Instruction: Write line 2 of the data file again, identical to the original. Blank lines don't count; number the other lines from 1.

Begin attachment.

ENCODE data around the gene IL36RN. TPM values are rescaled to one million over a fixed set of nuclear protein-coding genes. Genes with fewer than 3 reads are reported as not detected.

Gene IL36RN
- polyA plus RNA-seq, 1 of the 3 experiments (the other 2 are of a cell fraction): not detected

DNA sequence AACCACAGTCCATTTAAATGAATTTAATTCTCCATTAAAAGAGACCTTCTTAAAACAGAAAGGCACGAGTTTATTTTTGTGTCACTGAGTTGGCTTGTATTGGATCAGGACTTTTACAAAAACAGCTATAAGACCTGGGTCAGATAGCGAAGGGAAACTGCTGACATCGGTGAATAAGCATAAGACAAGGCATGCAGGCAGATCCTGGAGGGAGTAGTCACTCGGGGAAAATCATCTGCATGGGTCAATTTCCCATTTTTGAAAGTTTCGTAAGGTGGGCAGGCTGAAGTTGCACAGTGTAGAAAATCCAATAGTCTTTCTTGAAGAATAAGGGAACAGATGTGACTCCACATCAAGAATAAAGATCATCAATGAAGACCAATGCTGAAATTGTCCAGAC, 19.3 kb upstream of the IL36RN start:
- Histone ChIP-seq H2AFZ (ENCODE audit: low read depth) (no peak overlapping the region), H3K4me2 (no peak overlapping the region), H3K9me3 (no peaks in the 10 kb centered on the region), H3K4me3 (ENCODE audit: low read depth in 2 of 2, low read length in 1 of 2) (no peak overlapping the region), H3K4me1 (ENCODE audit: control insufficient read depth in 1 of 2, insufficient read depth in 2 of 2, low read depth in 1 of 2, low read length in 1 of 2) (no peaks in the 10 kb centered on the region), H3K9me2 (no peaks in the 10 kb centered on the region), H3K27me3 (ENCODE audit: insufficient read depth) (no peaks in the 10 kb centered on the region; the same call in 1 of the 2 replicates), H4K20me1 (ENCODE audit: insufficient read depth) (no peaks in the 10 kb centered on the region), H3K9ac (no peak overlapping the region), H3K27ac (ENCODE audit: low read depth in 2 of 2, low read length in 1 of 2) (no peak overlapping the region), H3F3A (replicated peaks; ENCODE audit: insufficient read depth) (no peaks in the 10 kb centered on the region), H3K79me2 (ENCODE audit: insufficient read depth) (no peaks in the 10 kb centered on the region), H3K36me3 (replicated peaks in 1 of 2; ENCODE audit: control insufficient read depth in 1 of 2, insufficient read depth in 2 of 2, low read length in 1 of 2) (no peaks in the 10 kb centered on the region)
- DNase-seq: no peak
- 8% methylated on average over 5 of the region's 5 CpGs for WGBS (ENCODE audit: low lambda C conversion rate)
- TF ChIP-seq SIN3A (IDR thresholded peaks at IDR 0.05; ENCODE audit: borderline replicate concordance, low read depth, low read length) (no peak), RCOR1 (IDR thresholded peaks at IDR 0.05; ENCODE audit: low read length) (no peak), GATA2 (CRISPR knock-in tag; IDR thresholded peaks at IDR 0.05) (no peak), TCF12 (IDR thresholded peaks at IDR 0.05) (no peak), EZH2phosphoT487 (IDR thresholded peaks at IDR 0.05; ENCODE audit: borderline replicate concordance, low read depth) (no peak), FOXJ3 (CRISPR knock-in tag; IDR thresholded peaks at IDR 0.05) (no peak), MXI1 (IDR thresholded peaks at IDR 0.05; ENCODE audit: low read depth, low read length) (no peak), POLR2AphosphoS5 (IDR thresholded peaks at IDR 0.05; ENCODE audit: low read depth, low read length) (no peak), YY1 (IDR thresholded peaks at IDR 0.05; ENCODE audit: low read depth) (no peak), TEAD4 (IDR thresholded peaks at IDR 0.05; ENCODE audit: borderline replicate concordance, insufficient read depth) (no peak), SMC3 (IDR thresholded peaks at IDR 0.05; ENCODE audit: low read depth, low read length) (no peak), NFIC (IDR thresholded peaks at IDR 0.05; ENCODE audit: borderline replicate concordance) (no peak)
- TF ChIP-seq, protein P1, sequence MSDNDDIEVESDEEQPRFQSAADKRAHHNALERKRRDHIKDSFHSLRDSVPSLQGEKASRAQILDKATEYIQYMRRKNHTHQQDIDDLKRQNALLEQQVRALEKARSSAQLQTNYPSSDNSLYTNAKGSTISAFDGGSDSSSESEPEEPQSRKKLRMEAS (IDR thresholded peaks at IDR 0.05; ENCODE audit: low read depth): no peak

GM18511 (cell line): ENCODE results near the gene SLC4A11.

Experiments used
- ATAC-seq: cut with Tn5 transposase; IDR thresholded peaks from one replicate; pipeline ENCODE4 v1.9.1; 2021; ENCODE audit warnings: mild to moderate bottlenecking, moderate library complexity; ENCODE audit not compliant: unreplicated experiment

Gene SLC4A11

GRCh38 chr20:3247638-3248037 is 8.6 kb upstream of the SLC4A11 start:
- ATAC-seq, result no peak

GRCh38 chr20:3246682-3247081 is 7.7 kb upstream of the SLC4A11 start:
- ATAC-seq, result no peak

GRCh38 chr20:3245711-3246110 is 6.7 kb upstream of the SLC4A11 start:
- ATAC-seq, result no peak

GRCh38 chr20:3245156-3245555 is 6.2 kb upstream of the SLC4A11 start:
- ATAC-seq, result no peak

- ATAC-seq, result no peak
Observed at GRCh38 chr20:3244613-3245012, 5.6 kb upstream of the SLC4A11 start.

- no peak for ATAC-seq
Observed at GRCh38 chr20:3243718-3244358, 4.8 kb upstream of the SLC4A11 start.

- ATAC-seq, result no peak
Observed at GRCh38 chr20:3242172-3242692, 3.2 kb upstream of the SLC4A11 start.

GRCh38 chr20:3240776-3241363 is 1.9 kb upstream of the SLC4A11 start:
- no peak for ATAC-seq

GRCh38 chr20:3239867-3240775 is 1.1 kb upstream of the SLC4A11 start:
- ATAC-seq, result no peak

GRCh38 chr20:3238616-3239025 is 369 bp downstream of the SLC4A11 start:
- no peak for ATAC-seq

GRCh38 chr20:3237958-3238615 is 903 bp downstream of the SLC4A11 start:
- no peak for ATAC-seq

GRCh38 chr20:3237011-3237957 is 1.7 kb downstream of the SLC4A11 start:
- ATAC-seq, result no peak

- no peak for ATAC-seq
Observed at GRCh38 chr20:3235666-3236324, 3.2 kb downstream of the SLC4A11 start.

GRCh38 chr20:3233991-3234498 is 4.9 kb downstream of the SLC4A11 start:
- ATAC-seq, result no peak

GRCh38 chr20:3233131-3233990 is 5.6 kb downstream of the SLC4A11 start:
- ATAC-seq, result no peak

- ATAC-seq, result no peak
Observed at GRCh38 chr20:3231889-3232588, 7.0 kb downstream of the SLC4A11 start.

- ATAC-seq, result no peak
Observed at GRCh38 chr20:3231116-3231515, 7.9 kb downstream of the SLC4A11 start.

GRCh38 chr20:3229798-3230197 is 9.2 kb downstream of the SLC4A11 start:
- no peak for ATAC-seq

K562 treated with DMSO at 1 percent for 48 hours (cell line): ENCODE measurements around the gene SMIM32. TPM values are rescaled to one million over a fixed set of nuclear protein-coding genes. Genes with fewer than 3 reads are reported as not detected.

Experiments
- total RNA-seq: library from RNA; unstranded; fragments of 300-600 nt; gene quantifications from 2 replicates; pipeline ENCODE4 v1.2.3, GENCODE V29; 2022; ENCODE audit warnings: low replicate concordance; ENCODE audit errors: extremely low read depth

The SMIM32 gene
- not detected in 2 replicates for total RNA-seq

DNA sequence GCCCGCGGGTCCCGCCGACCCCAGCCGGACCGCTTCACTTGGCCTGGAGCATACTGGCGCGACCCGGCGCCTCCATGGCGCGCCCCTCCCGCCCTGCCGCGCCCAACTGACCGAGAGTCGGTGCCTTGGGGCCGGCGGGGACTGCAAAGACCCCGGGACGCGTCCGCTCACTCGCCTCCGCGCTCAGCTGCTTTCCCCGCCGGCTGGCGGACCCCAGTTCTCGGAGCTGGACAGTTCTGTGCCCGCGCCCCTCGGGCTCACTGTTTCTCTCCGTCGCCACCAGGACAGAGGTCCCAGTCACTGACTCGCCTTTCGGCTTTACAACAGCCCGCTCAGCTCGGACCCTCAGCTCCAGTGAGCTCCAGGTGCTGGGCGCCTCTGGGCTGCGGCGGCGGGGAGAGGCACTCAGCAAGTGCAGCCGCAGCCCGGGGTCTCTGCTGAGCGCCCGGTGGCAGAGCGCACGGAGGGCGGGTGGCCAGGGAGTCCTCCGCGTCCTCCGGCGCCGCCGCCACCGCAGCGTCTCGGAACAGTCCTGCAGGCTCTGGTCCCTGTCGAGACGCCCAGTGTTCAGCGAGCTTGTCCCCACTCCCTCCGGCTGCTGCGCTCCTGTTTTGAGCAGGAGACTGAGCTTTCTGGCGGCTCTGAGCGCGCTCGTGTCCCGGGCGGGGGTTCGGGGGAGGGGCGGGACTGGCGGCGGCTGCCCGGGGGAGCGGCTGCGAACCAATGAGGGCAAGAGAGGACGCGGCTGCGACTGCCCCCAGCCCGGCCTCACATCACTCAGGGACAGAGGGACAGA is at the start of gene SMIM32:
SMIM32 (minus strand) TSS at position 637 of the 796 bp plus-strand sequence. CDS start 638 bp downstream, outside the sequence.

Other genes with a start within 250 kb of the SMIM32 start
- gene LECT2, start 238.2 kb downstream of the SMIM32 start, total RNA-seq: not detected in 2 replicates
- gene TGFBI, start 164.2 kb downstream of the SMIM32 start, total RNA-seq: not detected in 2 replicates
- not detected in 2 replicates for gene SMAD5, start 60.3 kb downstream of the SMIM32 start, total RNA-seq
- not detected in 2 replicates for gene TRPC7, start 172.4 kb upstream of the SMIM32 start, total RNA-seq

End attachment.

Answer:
Gene IL36RN